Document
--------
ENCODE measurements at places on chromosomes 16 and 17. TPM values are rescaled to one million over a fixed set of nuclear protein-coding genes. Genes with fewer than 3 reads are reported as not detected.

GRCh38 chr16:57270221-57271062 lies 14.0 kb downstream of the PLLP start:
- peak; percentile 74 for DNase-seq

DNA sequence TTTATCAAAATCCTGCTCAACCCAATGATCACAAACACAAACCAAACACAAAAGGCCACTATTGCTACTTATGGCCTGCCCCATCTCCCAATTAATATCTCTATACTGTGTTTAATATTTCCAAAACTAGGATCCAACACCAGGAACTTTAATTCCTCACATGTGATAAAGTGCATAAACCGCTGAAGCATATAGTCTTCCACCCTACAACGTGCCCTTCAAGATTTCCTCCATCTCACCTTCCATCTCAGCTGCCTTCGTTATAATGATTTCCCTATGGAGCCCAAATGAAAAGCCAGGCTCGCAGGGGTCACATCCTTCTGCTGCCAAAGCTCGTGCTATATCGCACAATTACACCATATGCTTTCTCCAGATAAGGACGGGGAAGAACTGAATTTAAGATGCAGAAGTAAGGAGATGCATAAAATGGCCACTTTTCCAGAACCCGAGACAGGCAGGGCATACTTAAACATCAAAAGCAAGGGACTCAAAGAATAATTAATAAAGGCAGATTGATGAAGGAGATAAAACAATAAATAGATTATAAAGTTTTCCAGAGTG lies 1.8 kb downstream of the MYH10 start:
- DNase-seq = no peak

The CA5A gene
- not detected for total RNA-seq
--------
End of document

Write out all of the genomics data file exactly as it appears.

ENCODE measurements at places on chromosomes 16 and 17. TPM values are rescaled to one million over a fixed set of nuclear protein-coding genes. Genes with fewer than 3 reads are reported as not detected.

GRCh38 chr16:57270221-57271062 lies 14.0 kb downstream of the PLLP start:
- peak; percentile 74 for DNase-seq

DNA sequence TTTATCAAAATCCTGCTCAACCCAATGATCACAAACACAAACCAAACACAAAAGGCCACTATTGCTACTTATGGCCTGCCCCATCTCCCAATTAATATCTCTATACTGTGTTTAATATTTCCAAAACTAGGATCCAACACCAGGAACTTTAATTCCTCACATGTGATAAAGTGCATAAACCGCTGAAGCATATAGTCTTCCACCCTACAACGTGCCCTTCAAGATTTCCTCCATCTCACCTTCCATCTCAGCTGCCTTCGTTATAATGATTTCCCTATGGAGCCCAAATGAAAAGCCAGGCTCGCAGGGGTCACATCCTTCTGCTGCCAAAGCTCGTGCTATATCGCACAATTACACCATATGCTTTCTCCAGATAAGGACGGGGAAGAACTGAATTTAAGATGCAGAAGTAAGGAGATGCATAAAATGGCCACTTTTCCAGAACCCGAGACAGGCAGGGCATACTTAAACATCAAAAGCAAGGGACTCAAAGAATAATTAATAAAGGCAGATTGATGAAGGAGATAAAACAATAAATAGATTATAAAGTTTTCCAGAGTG lies 1.8 kb downstream of the MYH10 start:
- DNase-seq = no peak

The CA5A gene
- not detected for total RNA-seq